cs173: Assignment 5

Version 2, 2002-11-09 01:30


In this assignment, you will work with a typed language that includes numbers, booleans, conditionals, functions, and numeric lists. The concrete syntax for the language is given by the following BNF grammars:

   <expr> ::= <num>
            | true
            | false
            | {+ <expr> <expr>}
            | {- <expr> <expr>}
            | {* <expr> <expr>}
            | {iszero <expr>}
            | {bif <expr> <expr> <expr>}

            | <id>
            | {with {<id> <expr>} <expr>}
            | {fun {<id> : <type>} : <type> <expr>}
            | {<expr> <expr>}

            | nempty
            | {ncons <expr> <expr>}
            | {nempty? <expr>}
            | {nfirst <expr>}
            | {nrest <expr>}

   <type> ::= number
            | boolean
            | nlist
            | (<type> -> <type>)
In the surface syntax for types, base types are represented by symbols, and the arrow type by a Scheme list of three elements: the type of the argument, the symbol ->, and the type of the result.

You have not implemented some of these constructs yet, but they should be familiar:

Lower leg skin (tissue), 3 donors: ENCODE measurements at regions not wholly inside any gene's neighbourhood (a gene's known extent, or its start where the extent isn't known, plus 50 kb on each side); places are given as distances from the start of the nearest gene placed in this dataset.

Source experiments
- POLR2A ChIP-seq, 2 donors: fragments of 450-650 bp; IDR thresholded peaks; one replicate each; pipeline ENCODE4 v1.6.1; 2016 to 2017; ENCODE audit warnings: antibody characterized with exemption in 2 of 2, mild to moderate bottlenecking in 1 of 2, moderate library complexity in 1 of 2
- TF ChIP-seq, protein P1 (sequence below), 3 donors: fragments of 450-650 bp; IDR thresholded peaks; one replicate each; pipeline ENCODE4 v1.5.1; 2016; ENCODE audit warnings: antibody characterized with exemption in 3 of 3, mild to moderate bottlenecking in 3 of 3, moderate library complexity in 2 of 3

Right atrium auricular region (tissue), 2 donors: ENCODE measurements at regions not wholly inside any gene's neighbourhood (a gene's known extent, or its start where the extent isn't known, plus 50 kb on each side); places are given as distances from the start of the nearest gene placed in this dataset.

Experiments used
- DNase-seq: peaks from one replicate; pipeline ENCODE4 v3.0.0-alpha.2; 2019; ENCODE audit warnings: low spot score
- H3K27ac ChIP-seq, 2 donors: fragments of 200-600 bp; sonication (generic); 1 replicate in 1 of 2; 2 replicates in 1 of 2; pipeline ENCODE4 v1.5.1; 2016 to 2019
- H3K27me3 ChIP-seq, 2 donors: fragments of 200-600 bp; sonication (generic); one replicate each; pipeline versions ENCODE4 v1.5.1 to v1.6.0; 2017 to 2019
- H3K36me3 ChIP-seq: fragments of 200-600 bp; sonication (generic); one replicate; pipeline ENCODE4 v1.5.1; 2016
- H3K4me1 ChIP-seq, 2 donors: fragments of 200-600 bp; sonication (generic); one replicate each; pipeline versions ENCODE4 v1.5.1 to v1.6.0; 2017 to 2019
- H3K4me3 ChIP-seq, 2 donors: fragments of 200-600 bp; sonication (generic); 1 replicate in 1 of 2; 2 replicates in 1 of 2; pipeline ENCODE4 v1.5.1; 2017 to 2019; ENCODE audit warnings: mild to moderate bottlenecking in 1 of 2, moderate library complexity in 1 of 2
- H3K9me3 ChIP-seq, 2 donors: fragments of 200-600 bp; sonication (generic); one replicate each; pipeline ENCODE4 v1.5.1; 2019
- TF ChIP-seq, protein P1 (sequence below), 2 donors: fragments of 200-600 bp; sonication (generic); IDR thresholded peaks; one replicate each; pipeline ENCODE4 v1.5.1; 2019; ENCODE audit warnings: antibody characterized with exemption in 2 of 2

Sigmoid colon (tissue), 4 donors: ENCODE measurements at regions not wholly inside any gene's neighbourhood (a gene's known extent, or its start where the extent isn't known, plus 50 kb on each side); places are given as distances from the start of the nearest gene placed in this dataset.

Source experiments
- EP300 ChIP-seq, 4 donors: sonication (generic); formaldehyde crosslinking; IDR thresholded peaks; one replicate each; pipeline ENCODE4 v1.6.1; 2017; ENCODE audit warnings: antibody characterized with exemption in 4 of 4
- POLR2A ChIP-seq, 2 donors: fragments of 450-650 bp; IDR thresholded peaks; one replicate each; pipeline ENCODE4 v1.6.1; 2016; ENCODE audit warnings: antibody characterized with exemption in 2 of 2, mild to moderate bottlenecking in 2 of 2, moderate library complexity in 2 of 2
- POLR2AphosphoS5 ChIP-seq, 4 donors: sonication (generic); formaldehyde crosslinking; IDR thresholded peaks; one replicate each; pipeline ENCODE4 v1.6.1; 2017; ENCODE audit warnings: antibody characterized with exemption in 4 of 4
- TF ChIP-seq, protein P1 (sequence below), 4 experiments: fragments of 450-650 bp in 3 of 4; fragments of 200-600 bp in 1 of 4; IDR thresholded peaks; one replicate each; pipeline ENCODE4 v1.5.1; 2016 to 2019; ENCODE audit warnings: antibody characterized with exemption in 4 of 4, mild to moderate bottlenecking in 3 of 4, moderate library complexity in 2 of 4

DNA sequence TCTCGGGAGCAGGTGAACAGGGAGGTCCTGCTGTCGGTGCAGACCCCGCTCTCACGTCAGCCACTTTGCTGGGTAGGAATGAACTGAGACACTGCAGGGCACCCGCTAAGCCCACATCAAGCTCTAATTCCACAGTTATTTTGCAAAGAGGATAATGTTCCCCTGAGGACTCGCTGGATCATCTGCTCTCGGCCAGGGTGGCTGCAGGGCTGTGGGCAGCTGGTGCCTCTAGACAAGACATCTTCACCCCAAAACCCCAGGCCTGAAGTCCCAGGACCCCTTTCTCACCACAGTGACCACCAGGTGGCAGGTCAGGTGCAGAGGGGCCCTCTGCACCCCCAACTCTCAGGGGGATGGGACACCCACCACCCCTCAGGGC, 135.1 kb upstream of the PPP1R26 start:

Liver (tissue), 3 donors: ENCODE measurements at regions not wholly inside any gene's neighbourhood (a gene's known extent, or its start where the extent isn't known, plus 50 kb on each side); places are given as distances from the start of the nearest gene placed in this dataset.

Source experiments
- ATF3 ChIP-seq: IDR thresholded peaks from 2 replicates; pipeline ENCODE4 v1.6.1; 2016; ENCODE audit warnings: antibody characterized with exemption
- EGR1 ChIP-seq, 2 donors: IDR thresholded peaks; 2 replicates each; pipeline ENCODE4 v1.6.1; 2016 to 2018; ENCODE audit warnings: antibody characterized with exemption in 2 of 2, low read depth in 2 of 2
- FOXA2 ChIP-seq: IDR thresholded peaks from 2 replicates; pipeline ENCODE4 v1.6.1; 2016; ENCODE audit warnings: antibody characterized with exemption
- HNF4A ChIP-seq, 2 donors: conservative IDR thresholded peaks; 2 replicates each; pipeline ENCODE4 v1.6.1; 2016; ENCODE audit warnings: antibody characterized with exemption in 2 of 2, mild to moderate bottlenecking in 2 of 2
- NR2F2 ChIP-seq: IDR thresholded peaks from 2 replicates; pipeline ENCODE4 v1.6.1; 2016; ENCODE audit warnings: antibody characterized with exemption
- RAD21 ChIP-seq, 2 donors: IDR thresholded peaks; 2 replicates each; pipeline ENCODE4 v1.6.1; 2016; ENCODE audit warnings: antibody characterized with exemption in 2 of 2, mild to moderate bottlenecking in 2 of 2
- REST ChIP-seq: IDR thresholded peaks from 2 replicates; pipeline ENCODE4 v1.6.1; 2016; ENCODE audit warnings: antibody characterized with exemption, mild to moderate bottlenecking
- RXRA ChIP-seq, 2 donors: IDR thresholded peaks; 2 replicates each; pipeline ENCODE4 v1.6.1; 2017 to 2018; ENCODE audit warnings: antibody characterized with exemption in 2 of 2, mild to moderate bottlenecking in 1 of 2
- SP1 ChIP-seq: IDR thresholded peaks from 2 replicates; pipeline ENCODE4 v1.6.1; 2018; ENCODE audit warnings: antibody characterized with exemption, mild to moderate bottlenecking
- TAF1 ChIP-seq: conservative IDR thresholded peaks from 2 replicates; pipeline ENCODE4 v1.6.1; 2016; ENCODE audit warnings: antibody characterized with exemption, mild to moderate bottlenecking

• iszero consumes a number, and returns true if it is 0, false otherwise
  • the test expression of bif ("boolean if") must evaluate to true or false
  • ncons consumes a number and a numeric list, and produces a numeric list
You have three tasks:
  1. Define the function parse, which consumes the concrete representation of a program, and returns its abstract syntax tree. Next, implement interp, which consumes the abstract representation of a program, and produces its value as:

    • a Scheme number,
    • a Scheme boolean,
    • a Scheme list, or
    • the symbol '<procedure>

  2. Write down type judgments for the five numeric list constructs: nempty, ncons, nempty?, nfirst, and nrest. You should turn in hard copy to the cs173 handin bin.

  3. Implement the function type-of, which consumes the abstract representation of a program (i.e. the result of parse) and an escape continuation that accepts a string. If the program has no type errors, type-of returns the type of the program, using the external representation of types given above. If the program does have a type error, type-of invokes the continuation with a string containing an error message. For example:

          (let/cc esc (type-of (parse '{+ 1 2}) esc))
    should produce number, while:
          (let/cc esc (type-of (parse '{3 4}) esc))
    might produce "cannot apply a number". (This use of continuations is a primitive form of exceptions.)


  1. What changed between versions 1 and 2?

    Both type-of and interp should consume the abstract representation of a program produced by the parse function.

    Added braces to the concrete syntax of with.